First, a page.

Marcus didn't know what to say. He didn't know that a madman — for such he now believed the big man to be — could evoke so strong a feeling of compassion within him, despite the apparent lunacy of his words.

"Tell me," he said, to gain time until the police were ready below.

"There's very little to say, in all honesty. It ate my family because I ran away from it. It ate everyone in its path because I kept running. It, in its primitive way, seems to desire my death — perhaps as a result of my careless summoning of it from whatever hel­lish place it calls home — and, until such a fate overwhelms me, I am in the unenviable position of knowing that my continued existence results in suffering for others. Others for whom my life holds no relevance whatsoever, except that I, by my care­lessness, have killed them.

"It's ironic, really, that you should think of me as someone who might commit suicide, because that's what I adamantly refuse to do. If it kills me, it'll go away — most likely — but I will not die of my own hand. It's as simple as that."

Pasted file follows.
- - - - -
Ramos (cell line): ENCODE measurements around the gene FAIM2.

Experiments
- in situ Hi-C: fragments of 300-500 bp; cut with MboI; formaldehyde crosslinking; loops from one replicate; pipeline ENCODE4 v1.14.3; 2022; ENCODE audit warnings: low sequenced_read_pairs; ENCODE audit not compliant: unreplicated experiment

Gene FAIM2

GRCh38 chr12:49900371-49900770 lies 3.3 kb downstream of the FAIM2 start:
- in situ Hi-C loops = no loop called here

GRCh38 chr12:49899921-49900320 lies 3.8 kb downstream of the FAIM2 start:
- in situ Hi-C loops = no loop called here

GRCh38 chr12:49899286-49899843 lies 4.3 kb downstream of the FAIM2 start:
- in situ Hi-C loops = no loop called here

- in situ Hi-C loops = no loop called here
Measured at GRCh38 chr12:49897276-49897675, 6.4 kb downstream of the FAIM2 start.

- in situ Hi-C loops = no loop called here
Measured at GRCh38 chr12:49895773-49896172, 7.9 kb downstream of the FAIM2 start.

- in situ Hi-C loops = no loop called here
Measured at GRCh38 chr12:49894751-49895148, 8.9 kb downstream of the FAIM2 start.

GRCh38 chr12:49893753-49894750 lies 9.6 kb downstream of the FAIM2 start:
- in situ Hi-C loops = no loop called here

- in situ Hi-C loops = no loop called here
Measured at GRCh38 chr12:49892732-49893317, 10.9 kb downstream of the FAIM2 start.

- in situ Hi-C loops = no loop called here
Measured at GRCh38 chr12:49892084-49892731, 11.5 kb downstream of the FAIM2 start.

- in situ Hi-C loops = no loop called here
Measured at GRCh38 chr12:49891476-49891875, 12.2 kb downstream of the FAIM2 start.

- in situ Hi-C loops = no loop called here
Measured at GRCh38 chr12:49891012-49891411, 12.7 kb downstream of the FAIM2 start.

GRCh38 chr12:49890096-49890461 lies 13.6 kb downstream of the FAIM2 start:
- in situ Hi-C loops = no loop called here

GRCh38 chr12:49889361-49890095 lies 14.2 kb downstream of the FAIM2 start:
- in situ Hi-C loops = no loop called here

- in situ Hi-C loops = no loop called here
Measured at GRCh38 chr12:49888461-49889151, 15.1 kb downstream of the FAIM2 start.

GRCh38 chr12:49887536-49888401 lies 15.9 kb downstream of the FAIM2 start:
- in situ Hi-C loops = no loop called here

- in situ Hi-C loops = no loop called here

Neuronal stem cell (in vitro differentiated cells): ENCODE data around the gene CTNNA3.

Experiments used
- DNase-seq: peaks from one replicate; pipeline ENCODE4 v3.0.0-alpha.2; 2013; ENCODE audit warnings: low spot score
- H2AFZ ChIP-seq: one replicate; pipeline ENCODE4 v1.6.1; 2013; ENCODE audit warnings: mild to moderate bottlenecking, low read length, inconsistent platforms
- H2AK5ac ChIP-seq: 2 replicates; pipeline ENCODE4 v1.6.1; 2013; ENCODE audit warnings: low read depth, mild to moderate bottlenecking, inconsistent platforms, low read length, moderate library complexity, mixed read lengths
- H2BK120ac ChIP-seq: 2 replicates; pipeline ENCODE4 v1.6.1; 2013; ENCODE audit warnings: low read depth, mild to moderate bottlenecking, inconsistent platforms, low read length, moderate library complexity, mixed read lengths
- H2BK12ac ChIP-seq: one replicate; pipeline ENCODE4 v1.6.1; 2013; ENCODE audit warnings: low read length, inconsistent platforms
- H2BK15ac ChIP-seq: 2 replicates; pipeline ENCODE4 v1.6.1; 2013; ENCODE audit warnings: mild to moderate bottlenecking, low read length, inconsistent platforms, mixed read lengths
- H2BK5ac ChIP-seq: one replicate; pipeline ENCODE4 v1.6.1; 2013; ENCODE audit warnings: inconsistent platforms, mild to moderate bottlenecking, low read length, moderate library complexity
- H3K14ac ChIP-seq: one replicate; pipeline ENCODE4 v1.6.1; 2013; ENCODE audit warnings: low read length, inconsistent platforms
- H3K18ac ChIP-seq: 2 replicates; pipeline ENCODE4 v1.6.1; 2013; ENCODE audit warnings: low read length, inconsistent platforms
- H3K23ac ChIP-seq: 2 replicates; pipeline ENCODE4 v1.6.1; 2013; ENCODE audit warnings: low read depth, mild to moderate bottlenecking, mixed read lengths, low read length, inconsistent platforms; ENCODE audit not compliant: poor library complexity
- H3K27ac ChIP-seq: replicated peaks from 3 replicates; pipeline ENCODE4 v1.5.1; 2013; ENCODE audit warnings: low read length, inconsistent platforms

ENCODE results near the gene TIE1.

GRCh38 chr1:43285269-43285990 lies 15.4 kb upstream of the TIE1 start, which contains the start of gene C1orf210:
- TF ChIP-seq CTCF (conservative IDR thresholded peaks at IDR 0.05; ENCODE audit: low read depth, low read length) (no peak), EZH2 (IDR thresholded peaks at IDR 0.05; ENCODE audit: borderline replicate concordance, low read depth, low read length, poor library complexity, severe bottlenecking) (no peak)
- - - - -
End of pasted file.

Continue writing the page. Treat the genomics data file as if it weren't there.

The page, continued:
Sion the Baltic shifted his left arm minutely.

"So they exiled me — those who'd once been proud to call me friend," he said, and then fell moodily silent.

Marcus waited for a minute or so, but the big man said no more. He seemed to fold in on himself, fueling his passions from within — and this was exactly what Marcus wanted to avoid.

"I had a sister who killed herself," he said, to breach the silence.

Sion the Baltic looked at him carefully, but said nothing.

"She was fifteen at the time, a bit of a rebel but nothing too outrageous, we thought. We didn't learn until after she died that she'd been into drugs for years, had even been a ... a prostitute, to pay for heroin."

"How did she die?" asked Sion the Baltic. "Did she jump off a building?"